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“Too far from town”

Event remembered with affection

“Too far from town”

Event remembered with affection

Kellie Alford of Denham Springs, La., wrote in January to share some poetry written by her great-great grandfather, C.F. Pearce.
Claude Fountain  Pearce, one of 10 children, was born in 1872 in Lizton, Ind. As a boy, he traveled by covered wagon with his family to homestead in Coffey County, Kan. The family was dedicated to Biblical study and promoting the Gospel story. Three of the sons became ministers, and two of the daughters married ministers.

C.F. married Orrie Anna Hart in 1892 and they had four surviving children.

In 1911, the State Board of Missions for the Christian Church asked the now-Reverend Pearce, age 41 and a minister in Graham, to go to Port Arthur and lead in the construction of a church building. The Pearce Quartet — comprising Mrs. Pearce and their three daughters — accompanied Rev. Pearce to locations where he preached. They always drew a crowd. And notably, the quartet performed at the laying of the cornerstone at TCU in 1911.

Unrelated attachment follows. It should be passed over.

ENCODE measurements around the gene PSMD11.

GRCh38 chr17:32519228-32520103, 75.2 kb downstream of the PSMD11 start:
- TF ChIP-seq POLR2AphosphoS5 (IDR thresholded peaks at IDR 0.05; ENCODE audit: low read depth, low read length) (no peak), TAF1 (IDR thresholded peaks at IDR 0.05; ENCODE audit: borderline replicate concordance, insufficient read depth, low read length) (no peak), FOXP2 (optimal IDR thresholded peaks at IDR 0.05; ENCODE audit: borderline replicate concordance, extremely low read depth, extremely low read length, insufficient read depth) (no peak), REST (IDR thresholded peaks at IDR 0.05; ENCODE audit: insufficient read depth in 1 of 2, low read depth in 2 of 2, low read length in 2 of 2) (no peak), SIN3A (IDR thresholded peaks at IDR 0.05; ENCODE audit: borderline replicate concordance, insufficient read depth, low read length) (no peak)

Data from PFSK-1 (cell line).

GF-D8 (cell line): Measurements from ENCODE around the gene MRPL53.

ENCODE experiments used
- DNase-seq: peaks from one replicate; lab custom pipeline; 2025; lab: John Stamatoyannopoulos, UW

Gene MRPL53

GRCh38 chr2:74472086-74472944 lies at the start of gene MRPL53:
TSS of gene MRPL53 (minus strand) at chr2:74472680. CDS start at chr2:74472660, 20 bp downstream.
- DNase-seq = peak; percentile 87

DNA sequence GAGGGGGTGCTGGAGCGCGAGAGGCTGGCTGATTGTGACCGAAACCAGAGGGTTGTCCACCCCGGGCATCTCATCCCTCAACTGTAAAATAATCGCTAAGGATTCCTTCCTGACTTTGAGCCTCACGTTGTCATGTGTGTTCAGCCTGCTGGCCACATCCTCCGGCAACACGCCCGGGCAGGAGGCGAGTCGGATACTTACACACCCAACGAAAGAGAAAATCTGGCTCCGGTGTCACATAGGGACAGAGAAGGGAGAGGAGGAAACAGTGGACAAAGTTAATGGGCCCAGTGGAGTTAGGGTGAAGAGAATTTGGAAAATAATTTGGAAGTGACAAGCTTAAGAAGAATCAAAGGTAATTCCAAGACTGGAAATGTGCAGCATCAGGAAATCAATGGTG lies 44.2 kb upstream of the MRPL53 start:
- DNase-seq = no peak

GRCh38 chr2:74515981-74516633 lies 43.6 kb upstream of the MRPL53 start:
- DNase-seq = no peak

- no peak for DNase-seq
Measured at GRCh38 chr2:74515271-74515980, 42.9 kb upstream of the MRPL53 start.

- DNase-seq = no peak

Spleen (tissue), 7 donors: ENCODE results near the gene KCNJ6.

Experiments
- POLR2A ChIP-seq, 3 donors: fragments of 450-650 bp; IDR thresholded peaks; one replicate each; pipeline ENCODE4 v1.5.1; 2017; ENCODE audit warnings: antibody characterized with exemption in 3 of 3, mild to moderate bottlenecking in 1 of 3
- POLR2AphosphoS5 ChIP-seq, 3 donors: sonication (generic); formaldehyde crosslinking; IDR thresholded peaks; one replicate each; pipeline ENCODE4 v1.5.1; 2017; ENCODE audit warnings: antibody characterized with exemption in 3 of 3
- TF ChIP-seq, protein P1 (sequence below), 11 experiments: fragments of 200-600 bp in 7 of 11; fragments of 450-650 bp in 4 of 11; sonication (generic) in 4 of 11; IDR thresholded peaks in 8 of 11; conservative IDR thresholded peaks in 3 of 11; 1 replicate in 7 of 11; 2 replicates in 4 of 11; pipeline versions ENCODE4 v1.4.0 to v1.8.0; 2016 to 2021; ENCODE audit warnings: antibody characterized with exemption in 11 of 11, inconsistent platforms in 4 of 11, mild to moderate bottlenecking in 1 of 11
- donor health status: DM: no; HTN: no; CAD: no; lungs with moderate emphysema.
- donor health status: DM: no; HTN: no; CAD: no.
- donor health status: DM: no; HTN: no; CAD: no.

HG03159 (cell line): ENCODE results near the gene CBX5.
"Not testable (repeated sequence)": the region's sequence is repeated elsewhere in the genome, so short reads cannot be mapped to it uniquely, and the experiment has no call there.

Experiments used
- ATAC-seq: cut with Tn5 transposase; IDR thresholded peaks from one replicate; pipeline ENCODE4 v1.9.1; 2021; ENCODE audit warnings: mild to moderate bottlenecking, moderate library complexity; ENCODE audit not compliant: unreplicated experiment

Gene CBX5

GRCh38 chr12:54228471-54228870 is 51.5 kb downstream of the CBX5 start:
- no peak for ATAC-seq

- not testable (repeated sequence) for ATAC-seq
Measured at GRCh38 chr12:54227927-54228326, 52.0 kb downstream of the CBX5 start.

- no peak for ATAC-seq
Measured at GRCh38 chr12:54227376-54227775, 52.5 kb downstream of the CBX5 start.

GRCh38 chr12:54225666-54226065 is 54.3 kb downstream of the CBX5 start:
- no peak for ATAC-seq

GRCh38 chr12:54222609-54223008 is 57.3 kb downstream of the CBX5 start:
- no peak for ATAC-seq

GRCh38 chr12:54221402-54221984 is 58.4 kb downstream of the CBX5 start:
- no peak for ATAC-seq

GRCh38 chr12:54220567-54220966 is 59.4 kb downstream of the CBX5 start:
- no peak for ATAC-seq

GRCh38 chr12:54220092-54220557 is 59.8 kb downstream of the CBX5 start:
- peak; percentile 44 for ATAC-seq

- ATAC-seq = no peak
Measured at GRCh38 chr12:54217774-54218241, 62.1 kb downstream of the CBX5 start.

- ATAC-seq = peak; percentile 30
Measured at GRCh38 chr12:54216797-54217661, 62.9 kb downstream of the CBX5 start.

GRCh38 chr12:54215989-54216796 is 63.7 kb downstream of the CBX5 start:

In subsequent years, the Pearce family lived in Enid, Okla., Alamogordo, N.M., Bryan, Ohio, and Sheridan, Ark. In 1951 Rev. Pearce moved Hillsboro to be near family. There he was named Minister Emeritus of Central Christian Church. Several years later he moved to Fort Worth, where at 94 he became a member of the Fort Worth Ministerial Alliance. He continued to write poetry until his death at age 95 in 1967.
We know of several family members who  became Frogs: Roy E. Curtis, who married Pearce’s daughter Ethel, was the director of the Living Endowment program in 1947; grandson William Claude Pearce ’48 (BDiv ’51), and his wife Margarett Simmons ’62; and grandson Howard L. Pearce ’52.

Information from website “The Portal to Texas History,” in the book Ministers of the First Christian Church, Port Arthur, Texas. Find it at texashistory.unt.edu.